Continuing our “Breaking Down the Draft” series, today we break down draft picks 36-44. In case you missed the previous three parts of this series, I have listed them below:
I’m not giving out grades for this breakdown because they’re kinda pointless for this late in the draft (though many will tell you they’re pointless no matter what).
With that out of the way, let’s get started:
36. Michael Montgomery | LHP | Kansas City Royals
Montgomery was among a handful of high school lefties, most of whom were picked almost purely on projection. At 6-foot-5 and about 180 pounds, he certainly has a projectable body, and the Royals hope that, as he adds weight to his frame, he’ll add more velocity in the process.
At present, Montgomery’s fastball is in the 88-91 mph range, but with pretty good late life. His curveball flashes plus potential, but he still has issues commanding the pitch, as he often bounces it in the dirt.
Fastball Grade – 45/50 Now, 55 Future
Curveball Grade – 40 Now, 50 Future
Overall not too bad, but I would like to see him become more efficient with the way he uses his body. He does drift through his balance point, but he might want to drift a little more, as long as he is comfortable doing so.
The inefficiency really occurs during hip rotation: His hips open up a tad early, and you’ll notice that, once they’re open, the torso is then uncoiled forward but the arm isn’t in position to be brought forward along with the torso. I slow the animation down during the key sequence. The outcome is a fastball with less velocity than should normally be the case. On the positive side, Montgomery’s arm action, besides a hand break that is a little early for my taste, is good.
Overall, Montgomery has projection, three or four pitches (including a palm ball) that have the potential to profile as at least average, and good fastball command, so he gives you a lot to work with. However, making the necessary adjustments can go a long way to improving his stock.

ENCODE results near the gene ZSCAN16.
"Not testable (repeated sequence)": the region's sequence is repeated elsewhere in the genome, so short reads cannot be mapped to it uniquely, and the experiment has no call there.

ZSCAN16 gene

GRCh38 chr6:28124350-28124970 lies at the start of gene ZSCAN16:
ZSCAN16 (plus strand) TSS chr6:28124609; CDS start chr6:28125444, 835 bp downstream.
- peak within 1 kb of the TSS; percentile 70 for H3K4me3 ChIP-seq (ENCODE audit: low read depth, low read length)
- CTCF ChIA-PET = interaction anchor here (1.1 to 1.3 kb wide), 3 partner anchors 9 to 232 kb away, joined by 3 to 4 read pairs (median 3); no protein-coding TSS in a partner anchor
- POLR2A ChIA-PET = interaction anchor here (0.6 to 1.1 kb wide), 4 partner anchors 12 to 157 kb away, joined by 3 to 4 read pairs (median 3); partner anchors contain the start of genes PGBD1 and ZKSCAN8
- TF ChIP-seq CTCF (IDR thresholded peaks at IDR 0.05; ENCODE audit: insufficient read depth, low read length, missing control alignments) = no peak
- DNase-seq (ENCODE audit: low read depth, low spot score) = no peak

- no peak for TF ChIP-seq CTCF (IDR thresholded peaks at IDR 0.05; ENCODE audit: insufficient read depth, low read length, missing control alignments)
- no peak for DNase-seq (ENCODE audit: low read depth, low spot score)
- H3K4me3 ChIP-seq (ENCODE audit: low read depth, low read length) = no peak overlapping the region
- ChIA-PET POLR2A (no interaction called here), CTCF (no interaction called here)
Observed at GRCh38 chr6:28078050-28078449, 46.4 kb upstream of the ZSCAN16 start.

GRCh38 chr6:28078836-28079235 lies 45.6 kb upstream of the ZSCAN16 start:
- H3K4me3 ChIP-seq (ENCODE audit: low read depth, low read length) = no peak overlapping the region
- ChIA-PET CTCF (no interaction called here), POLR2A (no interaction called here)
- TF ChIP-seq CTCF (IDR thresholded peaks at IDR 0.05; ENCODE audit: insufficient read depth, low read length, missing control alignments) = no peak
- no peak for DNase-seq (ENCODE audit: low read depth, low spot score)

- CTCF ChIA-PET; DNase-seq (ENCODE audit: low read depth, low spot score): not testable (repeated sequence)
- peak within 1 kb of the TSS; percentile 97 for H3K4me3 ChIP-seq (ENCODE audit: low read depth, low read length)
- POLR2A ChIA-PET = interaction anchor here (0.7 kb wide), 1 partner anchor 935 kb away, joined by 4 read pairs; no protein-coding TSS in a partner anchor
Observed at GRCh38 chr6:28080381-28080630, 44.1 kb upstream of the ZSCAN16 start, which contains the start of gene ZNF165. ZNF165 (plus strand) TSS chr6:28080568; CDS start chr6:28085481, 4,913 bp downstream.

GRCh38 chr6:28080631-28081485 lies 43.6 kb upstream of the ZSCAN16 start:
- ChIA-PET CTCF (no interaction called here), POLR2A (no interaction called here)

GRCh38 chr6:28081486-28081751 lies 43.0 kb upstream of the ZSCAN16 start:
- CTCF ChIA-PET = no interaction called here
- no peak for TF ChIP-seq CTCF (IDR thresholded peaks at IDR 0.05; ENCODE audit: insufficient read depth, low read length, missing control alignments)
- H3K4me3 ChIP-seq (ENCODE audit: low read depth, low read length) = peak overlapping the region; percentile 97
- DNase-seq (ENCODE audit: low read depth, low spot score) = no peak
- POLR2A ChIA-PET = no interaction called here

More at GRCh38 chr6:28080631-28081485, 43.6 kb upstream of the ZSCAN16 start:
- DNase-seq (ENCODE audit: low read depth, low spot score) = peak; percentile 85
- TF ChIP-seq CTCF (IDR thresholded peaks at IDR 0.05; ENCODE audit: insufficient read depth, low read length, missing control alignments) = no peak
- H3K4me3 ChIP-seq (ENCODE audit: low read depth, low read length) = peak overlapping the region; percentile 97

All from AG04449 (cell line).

37. Conor Gillaspie | 3b | San Francisco Giants
Gillaspie’s biggest asset is his ability to hit for a high average, which he’s able to do for a few reasons:
1. A very short swing.
2. Very fast hands.
3. When contact is made, it is usually of the hard variety.
4. Excellent hand-eye coordination, as evidenced by his excellent 37:21 BB:K ratio in college.
Some have questioned Gillaspie’s power potential, and it’s true that his swing isn’t constructed for power but for contact and line drives. However, there are ways for him to improve his power output.
The best way would be to increase his loading process—he has more than a short enough swing to load his hands a bit more. If anything, there are times when his hands can take over his swing and get ahead of his hip rotation, which an increased loading of the hands may help prevent.
Defensively, Gillaspie should be able to stay at third base, though most observers don’t think that he’ll become much more than average at the position. However, he is athletic enough to make the switch to second base if needed. In fact, maybe that would be the preferred course, since it would raise the value of his bat.
Given Gillaspie’s excellent approach at the plate, I expect him to advance quickly, but his upside is limited because of his lack of plus power.
38. Jordan Lyles | RHP | Houston Astros
Lyles was viewed by most talent evaluators as another overdraft by the Astros. However, he does pass the eye test, with an athletic body that should be able to better handle the pounding that pitching puts on a player’s arm, as well as to help him to make any needed mechanical adjustments going forward. His good frame will also allow him to put on some size, which may help in terms of velocity.
Lyles does a good job of drifting through his balance point rather than coming to a stop at the point where his knee reaches its upper most point; you never want to stop your momentum mid-way through your wind-up. I’m not crazy about his arm action—I would like his arm to be a little more whip-like as it rotates into release.